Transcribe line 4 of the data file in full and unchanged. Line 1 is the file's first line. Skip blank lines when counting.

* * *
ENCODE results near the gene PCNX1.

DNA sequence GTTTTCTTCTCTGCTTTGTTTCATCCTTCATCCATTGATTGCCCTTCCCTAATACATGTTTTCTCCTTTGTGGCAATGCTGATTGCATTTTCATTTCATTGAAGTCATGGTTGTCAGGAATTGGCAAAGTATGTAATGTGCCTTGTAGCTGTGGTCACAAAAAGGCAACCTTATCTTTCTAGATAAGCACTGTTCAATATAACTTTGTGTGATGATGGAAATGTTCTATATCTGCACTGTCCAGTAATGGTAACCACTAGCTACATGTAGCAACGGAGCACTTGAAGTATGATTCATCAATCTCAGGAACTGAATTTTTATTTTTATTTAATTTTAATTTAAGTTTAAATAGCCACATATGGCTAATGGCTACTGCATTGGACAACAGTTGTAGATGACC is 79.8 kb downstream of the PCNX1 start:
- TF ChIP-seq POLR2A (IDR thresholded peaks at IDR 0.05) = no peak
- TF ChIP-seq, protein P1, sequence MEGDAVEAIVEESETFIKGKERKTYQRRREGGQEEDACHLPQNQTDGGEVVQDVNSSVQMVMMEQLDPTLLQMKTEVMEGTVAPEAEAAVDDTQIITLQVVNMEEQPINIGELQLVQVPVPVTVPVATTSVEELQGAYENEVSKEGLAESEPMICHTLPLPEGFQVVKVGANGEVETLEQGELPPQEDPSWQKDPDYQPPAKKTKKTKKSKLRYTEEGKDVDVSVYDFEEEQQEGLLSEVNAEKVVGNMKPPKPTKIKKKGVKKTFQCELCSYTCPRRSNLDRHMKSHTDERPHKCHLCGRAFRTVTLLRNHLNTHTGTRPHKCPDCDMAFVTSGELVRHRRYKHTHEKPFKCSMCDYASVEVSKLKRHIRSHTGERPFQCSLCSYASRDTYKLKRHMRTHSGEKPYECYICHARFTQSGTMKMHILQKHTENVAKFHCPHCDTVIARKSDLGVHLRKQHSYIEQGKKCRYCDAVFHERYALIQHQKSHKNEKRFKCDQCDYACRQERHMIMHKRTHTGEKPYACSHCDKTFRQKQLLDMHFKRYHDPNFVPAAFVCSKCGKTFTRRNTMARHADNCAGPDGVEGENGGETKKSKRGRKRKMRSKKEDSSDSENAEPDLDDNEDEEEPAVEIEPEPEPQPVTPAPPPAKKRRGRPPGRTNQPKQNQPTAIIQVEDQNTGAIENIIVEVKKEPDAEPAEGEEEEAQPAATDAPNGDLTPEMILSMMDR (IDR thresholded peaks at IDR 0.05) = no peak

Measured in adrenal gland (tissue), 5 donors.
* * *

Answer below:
- TF ChIP-seq, protein P1, sequence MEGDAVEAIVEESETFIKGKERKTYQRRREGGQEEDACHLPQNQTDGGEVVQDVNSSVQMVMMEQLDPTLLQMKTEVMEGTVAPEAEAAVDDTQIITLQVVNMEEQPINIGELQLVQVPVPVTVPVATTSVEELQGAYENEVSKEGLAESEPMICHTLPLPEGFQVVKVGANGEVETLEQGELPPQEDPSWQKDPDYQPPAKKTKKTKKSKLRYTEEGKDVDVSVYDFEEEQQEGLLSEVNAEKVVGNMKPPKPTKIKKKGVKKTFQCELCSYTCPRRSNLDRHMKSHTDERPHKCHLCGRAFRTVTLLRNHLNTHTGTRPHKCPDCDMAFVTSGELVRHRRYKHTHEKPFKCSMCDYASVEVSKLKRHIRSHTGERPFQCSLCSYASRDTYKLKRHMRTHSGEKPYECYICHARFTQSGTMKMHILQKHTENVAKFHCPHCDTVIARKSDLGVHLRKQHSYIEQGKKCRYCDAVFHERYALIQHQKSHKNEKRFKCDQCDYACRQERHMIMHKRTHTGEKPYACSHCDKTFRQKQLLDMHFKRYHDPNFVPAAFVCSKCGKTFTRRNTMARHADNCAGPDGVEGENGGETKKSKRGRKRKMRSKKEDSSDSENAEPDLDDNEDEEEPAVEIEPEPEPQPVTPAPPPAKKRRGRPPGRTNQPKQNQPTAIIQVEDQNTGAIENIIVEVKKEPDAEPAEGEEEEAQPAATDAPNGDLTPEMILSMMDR (IDR thresholded peaks at IDR 0.05) = no peak